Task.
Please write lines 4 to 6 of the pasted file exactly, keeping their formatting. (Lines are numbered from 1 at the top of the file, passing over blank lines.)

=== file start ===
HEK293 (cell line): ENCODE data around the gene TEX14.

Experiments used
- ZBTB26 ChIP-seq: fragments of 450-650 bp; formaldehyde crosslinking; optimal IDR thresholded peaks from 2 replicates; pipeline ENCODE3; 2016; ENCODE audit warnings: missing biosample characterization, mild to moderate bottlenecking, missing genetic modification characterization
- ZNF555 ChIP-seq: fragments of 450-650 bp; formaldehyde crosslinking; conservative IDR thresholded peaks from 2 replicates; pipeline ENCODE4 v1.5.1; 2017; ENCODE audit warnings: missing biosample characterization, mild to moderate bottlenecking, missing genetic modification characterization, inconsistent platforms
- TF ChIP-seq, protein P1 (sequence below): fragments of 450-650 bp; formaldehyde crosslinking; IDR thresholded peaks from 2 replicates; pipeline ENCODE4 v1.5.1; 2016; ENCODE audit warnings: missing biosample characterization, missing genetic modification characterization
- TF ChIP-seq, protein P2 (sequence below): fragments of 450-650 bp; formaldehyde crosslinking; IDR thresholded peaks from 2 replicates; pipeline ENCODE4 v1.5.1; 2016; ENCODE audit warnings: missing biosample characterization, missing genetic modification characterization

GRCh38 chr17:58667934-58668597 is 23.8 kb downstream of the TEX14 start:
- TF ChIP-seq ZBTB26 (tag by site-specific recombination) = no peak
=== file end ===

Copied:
- ZNF555 ChIP-seq: fragments of 450-650 bp; formaldehyde crosslinking; conservative IDR thresholded peaks from 2 replicates; pipeline ENCODE4 v1.5.1; 2017; ENCODE audit warnings: missing biosample characterization, mild to moderate bottlenecking, missing genetic modification characterization, inconsistent platforms
- TF ChIP-seq, protein P1 (sequence below): fragments of 450-650 bp; formaldehyde crosslinking; IDR thresholded peaks from 2 replicates; pipeline ENCODE4 v1.5.1; 2016; ENCODE audit warnings: missing biosample characterization, missing genetic modification characterization
- TF ChIP-seq, protein P2 (sequence below): fragments of 450-650 bp; formaldehyde crosslinking; IDR thresholded peaks from 2 replicates; pipeline ENCODE4 v1.5.1; 2016; ENCODE audit warnings: missing biosample characterization, missing genetic modification characterization